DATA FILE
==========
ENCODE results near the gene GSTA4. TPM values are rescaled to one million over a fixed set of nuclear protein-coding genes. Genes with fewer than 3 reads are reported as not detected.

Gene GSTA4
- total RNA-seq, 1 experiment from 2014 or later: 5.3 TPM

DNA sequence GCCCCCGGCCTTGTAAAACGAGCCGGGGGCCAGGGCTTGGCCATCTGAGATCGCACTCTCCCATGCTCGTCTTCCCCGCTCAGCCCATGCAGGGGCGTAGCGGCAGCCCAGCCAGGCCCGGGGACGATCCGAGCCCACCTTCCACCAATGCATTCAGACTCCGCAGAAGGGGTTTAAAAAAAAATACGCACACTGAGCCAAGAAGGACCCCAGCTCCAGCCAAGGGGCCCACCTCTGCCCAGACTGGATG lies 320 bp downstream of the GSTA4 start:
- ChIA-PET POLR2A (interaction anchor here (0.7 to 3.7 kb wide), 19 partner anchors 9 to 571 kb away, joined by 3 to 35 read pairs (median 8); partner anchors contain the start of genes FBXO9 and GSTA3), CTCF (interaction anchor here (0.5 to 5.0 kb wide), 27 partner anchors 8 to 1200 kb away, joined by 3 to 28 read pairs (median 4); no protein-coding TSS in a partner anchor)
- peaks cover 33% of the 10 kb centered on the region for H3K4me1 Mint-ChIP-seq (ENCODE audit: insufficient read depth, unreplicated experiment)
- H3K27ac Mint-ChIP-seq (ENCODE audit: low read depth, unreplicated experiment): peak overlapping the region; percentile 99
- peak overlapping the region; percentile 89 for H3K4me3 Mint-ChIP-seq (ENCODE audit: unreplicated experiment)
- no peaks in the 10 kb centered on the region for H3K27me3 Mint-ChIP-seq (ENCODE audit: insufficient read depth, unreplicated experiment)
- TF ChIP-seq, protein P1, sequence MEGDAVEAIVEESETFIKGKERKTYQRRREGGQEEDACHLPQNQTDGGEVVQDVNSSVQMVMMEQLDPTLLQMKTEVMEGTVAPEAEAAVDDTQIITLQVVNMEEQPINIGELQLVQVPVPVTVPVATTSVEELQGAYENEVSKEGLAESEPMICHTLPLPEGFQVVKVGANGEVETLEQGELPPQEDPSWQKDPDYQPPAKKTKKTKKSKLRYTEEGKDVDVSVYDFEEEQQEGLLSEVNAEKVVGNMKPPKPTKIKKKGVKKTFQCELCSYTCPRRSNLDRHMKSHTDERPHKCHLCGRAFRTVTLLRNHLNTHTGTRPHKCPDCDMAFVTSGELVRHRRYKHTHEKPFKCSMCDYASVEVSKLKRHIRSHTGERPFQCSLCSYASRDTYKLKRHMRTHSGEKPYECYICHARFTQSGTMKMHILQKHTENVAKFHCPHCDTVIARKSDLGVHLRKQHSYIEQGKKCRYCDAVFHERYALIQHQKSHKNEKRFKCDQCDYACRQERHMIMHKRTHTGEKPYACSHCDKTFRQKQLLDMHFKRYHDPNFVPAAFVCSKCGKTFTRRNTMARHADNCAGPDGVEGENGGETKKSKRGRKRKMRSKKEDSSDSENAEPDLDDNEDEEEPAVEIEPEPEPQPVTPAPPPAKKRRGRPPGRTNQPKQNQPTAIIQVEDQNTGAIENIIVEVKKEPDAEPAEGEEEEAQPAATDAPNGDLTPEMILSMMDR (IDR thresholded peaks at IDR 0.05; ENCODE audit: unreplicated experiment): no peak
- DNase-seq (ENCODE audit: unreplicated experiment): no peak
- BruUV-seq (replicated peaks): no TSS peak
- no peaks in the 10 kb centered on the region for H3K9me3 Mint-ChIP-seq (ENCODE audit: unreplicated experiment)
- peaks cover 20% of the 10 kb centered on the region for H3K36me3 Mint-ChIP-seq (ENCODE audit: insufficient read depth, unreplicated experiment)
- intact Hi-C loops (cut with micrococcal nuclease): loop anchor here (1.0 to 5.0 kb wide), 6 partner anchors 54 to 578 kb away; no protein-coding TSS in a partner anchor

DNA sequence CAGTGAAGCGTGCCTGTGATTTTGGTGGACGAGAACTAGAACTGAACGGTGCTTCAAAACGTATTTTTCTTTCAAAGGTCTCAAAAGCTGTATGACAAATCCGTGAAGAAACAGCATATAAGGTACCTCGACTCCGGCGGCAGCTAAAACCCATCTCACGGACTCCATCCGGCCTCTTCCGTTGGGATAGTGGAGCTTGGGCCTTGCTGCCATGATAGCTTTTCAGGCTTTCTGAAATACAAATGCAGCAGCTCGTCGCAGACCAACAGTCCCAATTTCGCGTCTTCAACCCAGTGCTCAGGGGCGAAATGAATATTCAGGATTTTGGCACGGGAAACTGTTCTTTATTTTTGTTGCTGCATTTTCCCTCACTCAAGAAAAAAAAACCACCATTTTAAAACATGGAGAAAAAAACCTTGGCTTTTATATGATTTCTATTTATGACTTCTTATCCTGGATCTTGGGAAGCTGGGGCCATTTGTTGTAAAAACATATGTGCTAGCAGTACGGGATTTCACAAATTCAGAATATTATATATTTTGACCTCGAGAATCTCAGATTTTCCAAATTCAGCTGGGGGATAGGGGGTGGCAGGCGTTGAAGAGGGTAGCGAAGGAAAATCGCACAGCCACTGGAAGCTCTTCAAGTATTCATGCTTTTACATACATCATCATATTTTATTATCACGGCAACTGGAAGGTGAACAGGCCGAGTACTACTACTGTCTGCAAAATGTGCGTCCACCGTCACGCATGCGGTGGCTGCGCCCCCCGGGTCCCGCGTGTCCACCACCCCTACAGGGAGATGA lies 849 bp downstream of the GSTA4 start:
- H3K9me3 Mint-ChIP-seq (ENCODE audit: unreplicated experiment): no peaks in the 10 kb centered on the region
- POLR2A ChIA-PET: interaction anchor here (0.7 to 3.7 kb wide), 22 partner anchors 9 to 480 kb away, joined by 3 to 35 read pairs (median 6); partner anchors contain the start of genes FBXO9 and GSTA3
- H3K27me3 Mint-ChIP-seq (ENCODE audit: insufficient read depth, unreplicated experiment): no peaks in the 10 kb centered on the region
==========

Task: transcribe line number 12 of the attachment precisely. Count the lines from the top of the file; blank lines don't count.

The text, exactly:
- BruUV-seq (replicated peaks): no TSS peak